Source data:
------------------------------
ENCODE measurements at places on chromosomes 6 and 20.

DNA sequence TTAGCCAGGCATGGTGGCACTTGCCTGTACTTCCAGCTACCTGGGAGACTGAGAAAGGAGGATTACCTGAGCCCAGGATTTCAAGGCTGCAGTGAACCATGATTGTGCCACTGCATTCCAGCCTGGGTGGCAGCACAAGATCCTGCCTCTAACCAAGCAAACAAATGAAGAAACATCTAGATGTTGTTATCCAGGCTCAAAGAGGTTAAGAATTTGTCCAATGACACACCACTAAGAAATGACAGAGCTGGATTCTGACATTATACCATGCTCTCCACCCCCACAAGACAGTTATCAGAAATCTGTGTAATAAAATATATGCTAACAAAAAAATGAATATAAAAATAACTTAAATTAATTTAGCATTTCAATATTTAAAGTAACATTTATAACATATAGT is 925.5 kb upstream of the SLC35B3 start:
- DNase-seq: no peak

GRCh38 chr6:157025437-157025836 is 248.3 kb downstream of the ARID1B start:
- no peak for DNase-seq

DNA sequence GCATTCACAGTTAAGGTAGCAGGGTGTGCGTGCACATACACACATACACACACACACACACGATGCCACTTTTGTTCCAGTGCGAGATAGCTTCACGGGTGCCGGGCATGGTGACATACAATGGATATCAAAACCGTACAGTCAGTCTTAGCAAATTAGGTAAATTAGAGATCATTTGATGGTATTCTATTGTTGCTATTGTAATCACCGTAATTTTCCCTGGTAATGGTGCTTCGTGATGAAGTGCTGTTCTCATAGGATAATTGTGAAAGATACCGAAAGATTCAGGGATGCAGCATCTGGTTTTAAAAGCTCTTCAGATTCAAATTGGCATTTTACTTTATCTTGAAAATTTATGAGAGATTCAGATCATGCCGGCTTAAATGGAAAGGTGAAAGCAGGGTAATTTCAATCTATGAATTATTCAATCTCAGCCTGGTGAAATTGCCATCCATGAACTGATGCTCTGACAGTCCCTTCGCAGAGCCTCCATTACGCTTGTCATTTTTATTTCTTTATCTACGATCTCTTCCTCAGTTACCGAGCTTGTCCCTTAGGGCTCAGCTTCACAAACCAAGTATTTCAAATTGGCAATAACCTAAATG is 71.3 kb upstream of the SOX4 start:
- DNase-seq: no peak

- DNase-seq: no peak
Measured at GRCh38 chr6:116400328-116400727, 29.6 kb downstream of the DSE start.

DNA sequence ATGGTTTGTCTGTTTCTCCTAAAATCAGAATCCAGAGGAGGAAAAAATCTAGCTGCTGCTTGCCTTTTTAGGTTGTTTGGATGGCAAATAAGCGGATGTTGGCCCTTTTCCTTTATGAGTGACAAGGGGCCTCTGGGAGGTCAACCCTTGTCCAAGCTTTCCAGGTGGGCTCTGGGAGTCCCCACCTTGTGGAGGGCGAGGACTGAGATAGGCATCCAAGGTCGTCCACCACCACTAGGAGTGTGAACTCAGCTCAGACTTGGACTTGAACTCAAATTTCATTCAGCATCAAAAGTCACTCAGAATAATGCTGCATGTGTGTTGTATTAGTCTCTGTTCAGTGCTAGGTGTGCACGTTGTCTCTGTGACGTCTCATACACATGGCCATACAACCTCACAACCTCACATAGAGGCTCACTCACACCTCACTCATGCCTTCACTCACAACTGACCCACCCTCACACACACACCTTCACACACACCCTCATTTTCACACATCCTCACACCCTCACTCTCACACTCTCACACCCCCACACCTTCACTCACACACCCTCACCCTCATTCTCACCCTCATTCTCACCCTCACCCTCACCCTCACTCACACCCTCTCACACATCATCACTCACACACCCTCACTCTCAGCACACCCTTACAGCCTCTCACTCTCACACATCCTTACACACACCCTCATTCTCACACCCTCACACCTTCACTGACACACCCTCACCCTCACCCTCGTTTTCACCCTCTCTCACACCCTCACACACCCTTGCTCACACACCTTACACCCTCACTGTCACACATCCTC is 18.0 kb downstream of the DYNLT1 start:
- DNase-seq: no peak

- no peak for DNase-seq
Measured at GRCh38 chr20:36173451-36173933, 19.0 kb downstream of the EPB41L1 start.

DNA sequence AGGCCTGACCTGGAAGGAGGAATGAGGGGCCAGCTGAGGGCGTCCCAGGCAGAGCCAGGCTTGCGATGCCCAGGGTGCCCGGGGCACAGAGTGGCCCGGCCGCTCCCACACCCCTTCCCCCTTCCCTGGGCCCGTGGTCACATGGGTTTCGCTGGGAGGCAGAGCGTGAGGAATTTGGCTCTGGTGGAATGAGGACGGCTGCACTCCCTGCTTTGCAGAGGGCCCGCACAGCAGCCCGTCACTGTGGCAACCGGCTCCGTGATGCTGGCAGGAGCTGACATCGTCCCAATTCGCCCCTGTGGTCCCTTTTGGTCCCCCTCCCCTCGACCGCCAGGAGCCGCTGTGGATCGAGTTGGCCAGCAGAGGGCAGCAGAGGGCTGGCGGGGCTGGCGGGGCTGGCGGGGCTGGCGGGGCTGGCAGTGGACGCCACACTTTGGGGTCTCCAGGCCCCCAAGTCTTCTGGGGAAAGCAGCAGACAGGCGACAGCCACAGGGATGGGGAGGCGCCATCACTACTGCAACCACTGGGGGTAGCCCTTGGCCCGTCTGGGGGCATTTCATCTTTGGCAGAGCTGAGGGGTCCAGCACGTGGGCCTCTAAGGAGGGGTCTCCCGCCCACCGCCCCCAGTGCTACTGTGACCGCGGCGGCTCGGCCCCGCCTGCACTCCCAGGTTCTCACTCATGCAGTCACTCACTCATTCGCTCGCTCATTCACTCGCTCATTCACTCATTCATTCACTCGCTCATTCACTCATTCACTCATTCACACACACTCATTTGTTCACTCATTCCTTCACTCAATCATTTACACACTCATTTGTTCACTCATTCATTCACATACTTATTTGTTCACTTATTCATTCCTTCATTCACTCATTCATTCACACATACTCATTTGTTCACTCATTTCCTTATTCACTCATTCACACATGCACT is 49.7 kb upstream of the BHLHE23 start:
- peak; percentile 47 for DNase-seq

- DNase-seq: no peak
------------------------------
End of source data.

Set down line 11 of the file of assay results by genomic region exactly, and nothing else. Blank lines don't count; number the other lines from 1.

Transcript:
- DNase-seq: no peak